The effects of prefrontal vs. parietal cortex transcranial direct current stimulation on craving, inhibition, and measures of self-esteem

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While prefrontal cortex dysfunction has been implicated in high food cravings, other cortical regions, like the parietal cortex, are potentially also involved in regulating craving. This study explored the effects of stimulating the inferior parietal lobule (IPL) and dorsolateral prefrontal cortex (DLPFC) on food craving state and trait. Transcranial direct current stimulation (tDCS) was administered at 1.5 mA for 5 consecutive days. Participants received 20 min of IPL, DLPFC, or sham stimulation (SHAM) each day which consisted of two rounds of 10-min stimulation, divided by a 10-min mindfulness task break. In addition, we studied inhibition and subjective psychological aspects like body image and self-esteem state and trait. To decompose immediate and cumulative effects, we measured the following on days 1 and 5: inhibition through the Go/No-go task; and food craving, self-esteem, and body appreciation through a battery of questionnaires. We found that false alarm errors decreased in the participants receiving active stimulation in the DLPFC (DLPFC-group). In contrast, false alarm errors increased in participants receiving active stimulation in the IPL (IPL-group). At the same time, no change was found in the participants receiving SHAM (SHAM-group). There was a trending reduction in craving trait in all groups. Momentary craving was decreased in the DLPFC-group and increased in IPL-group, yet a statistical difference was not reached. According to time and baseline, self-esteem and body perception improved in the IPL-group. Furthermore, self-esteem trait significantly improved over time in the DLPFC-group and IPL-group. These preliminary results indicate that tDCS modulates inhibition in frontoparietal areas with opposite effects, enhancing it in DLPFC and impairing it in IPL. Moreover, craving is moderately linked to inhibition, self-esteem, and body appreciation which seem not to be affected by neuromodulation but may rely instead on broader regions as more complex constructs. Finally, the fractionated protocol can effectively influence inhibition with milder effects on other constructs.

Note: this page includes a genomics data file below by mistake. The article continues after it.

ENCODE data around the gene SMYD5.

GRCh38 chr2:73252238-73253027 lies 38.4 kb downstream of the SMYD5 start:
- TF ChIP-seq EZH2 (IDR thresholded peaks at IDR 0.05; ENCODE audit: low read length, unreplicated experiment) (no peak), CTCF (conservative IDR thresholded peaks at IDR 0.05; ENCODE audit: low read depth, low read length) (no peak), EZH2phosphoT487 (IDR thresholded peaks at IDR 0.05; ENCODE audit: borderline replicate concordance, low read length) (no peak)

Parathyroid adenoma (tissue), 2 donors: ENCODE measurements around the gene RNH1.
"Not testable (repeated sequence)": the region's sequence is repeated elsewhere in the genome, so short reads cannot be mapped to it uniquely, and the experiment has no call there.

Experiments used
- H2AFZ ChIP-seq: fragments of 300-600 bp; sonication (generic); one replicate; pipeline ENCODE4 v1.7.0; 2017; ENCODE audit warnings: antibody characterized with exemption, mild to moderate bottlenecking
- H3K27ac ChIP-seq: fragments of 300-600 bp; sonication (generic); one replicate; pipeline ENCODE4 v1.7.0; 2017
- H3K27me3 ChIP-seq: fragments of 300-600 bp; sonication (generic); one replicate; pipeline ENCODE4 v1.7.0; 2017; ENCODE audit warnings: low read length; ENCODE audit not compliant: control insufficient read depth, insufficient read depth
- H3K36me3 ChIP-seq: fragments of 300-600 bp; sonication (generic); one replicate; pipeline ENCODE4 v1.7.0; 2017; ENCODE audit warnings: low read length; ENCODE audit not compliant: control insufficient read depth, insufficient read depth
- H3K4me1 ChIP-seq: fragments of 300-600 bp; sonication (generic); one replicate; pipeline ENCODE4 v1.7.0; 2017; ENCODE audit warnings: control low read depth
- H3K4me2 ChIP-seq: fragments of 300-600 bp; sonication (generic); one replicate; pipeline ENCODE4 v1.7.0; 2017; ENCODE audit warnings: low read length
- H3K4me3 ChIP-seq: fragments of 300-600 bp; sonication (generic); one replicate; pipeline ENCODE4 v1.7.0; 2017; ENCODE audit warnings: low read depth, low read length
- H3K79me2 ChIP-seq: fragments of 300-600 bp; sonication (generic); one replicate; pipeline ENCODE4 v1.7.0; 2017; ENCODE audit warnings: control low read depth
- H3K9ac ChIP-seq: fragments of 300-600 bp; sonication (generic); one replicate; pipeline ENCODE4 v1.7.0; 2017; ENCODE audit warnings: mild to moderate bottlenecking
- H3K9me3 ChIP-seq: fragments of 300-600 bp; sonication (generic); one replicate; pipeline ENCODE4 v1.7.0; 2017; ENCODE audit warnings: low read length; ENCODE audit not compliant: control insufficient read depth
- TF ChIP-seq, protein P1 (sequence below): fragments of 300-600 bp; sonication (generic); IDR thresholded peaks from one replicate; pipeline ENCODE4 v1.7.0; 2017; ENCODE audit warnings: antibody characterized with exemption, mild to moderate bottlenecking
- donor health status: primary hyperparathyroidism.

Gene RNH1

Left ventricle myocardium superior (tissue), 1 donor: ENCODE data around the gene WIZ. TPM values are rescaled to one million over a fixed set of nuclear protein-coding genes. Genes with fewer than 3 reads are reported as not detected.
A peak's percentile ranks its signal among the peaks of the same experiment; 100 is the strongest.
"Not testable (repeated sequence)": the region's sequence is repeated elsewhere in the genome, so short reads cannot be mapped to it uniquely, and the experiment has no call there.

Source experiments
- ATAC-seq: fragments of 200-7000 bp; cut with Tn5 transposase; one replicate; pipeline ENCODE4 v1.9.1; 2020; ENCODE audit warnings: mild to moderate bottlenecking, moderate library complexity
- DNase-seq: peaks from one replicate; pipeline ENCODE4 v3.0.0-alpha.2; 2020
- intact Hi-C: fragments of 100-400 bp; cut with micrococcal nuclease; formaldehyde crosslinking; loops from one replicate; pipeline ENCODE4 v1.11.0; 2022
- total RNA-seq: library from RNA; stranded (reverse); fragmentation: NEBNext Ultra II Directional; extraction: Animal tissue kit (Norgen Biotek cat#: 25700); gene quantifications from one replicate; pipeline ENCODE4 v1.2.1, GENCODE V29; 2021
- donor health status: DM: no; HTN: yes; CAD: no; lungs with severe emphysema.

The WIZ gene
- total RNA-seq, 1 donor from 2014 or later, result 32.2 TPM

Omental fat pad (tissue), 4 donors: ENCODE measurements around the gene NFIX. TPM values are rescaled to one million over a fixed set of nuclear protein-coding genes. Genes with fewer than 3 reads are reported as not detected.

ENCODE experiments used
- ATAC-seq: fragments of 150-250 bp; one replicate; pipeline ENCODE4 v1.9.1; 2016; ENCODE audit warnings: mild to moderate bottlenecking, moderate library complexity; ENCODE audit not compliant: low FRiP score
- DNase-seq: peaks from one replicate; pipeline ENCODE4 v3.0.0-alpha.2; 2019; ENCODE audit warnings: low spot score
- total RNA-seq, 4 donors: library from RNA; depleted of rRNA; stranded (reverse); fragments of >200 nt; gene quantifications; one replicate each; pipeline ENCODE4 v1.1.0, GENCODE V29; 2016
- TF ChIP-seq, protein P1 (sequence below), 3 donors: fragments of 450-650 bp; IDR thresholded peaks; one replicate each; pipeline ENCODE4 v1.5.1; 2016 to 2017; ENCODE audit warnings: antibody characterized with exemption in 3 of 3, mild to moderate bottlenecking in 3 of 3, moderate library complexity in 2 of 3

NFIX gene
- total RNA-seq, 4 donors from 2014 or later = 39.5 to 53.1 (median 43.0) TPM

Original languageEnglish
Article number998875
JournalFrontiers in Neuroscience
Publication statusPublished - Oct 31 2022


  • body appreciation
  • craving
  • dorsolateral prefrontal cortex (DLPFC)
  • inferior parietal lobule (IPL)
  • inhibition
  • self-esteem
  • transcranial direct-current stimulation (tDCS)

ASJC Scopus subject areas

  • General Neuroscience


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